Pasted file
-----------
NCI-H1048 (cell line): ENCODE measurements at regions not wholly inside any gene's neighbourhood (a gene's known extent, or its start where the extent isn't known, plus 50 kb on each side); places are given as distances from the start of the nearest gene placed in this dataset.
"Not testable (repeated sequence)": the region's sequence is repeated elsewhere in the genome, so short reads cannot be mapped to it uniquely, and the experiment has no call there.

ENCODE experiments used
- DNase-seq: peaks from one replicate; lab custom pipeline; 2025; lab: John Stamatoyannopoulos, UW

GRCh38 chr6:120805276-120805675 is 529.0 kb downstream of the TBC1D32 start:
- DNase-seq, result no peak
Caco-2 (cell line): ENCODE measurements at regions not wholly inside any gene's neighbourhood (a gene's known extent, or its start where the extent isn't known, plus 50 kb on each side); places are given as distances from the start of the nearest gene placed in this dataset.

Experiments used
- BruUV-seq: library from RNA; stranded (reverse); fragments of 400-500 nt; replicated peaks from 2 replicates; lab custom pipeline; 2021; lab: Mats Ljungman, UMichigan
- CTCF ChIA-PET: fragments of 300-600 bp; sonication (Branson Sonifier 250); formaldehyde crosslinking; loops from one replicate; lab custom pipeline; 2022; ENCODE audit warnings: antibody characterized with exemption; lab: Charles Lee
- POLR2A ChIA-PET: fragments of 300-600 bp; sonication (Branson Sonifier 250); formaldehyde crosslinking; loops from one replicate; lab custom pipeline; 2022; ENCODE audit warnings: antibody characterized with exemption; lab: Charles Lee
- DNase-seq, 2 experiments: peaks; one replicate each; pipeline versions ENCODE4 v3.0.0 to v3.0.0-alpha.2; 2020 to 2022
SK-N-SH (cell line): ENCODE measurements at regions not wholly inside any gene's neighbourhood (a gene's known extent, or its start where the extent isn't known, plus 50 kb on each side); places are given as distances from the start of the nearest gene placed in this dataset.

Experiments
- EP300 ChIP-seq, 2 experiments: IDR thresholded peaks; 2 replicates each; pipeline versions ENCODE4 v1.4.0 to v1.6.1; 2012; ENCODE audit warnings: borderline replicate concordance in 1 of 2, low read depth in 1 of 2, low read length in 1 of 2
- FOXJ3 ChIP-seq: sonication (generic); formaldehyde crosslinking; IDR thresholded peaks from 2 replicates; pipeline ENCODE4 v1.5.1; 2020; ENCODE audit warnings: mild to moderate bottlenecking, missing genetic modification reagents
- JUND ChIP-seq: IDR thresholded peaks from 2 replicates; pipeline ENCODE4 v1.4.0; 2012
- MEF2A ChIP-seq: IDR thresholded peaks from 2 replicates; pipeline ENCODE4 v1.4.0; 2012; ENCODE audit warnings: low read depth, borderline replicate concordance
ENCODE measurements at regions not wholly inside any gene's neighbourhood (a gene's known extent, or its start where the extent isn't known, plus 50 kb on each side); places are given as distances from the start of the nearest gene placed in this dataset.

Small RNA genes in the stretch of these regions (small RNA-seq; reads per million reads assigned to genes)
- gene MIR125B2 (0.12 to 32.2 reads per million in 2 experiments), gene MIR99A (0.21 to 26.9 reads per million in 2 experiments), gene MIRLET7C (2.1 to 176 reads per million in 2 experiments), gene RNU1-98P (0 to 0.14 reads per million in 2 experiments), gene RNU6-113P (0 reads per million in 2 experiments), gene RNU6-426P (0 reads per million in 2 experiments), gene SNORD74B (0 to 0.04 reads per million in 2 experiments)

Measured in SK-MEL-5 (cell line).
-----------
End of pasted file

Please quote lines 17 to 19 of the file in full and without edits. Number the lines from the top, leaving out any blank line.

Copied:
- JUND ChIP-seq: IDR thresholded peaks from 2 replicates; pipeline ENCODE4 v1.4.0; 2012
- MEF2A ChIP-seq: IDR thresholded peaks from 2 replicates; pipeline ENCODE4 v1.4.0; 2012; ENCODE audit warnings: low read depth, borderline replicate concordance
ENCODE measurements at regions not wholly inside any gene's neighbourhood (a gene's known extent, or its start where the extent isn't known, plus 50 kb on each side); places are given as distances from the start of the nearest gene placed in this dataset.